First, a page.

Beyond missing the entire point of confronting the person, not the world, with their own behavior, it made me wonder what the purpose was of this kind of interaction, and made me even more scared of the concept of virtual recovery. The old-timers' adage of “if all else fails, go to a meeting” means a real meeting with other people present I'm not sure a computer, even one with a very high speed internet connection, can be a substitute for that.

 

 

Psych Help: Not Bad For An App

Anyone who has struggled with addiction, mental illness, substance abuse of a family member or even (relatively) uncomplicated adjustment issues knows that finding help is no small matter. In fact, telling someone “you need help” without some kind of follow up or additional suggestion is more simple insult than it is helpful intervention.

If you're struggling with substance abuse issues with relatively few complications in a situation where you don't need medical detox, you might find all the mental health intervention you need can be found in 12 step meetings. For many people though, 12 step meetings aren't adequate to process the trauma and emotional difficulties that made them start using substances to numb out in the first place. So the search for a therapist begins.

If you have insurance, often the simplest way to find therapy is to call the 1.800 number on the back of your card and say that you are looking for mental health care. They will probably have a separate line you will need to call, but they can tell you about your benefits and who eligible mental health care providers are in your system.

If you don't have insurance, don't want to go through your insurance, or have special circumstances that you want your therapist to know how to address, the Pscyh Help app might helpful for you. You download it on your iphone or android, tap “yes” that it can access your geographical location, and you're presented with options for different types of therapists, including some you may have never heard of (what's an “existential therapist?”) and direct links to their email or phone.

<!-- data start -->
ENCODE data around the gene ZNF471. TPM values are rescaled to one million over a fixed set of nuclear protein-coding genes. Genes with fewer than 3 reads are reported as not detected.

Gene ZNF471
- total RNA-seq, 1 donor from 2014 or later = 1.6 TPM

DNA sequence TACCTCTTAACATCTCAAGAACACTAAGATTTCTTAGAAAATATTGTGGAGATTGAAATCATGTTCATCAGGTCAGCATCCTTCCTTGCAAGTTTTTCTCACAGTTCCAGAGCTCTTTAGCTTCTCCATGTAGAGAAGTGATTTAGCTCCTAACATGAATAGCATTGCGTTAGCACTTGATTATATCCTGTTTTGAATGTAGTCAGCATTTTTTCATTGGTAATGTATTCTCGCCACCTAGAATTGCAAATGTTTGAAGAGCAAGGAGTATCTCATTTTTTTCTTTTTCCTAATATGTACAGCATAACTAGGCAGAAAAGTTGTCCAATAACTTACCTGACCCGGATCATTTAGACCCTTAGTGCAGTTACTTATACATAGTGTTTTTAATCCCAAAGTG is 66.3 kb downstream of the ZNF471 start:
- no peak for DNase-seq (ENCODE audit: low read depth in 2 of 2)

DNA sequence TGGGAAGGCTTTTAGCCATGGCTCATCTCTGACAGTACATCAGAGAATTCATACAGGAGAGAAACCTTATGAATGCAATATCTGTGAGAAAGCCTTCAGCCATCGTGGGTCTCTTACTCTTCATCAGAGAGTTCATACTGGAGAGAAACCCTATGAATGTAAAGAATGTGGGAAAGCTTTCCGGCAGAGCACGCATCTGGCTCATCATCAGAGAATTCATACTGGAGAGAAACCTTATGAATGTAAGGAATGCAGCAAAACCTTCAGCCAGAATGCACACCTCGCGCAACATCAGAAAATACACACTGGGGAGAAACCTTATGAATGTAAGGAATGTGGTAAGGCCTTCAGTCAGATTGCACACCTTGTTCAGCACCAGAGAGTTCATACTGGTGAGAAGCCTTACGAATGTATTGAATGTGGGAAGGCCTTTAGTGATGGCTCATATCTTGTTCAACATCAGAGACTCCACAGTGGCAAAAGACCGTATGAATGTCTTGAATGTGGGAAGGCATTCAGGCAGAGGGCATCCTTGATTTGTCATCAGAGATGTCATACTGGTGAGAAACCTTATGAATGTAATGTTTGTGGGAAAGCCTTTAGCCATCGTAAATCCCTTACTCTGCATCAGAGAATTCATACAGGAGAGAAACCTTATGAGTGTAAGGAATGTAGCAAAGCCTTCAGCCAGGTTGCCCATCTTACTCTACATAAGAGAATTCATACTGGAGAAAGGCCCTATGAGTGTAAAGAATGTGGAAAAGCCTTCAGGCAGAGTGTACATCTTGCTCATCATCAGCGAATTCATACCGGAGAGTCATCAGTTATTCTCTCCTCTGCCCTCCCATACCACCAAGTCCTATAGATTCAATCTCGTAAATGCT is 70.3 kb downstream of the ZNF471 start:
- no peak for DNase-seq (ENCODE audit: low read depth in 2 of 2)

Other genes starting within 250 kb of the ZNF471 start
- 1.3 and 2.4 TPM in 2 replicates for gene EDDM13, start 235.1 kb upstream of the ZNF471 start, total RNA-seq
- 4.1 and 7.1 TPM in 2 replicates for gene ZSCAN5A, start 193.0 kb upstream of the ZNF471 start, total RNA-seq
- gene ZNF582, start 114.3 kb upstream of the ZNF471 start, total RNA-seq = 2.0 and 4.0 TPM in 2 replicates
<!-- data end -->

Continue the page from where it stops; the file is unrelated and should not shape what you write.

Why Do We Love Candy Finnegan So Much?

Like anyone experienced with addiction and addiction issues, I have reservations about the television show Intervention, as I do with all reality tv. It's hard to know where helping stops and exploitation begins, and how effective the actual intervention process is, since we see only carefully edited clips of what actually happened.

At the same time, it's really hard to turn off an episode of Intervention once you hear the beginning sequence and, you can find yourself thinking, hey, I can stop anytime I want. In fact a recent video by Fred Armisen on Funny Or Die parodied this exact situation, calling for an Intervention Intervention.

Part of the draw is the dramatic arc. Another part of the draw, for me at least, is watching a family come together and decide that they really need to take a stand and taking that stand with what often seems like a lot of love. It's true that there is always at least one relative that is just a big jerk, and there's no specific recovery process for that so it often goes unaddressed and that on certain episodes it has seemed like the problem is the family less than the addiction. This only furthers my interest, since the whole thing seems pretty hit or miss despite what one would think was pretty intentional editing.

But I wonder sometimes if I don't like to see that tough old bird herself, Candy Finnegan. I love to watch her as she stands up to the addict/abusive boyfriend of the addict, or the family member who can't talk with love. I love how she some sentences you can't even figure out what she's saying because they're bleeping out the curse words. And I love that she isn't afraid to share her story, looking the addict straight in the eyes and saying “I am only alive by the grace of god and because I wanted to keep from losing my kids.”

 

Share the Care

Managing the Community in Times When Extra Help Is Needed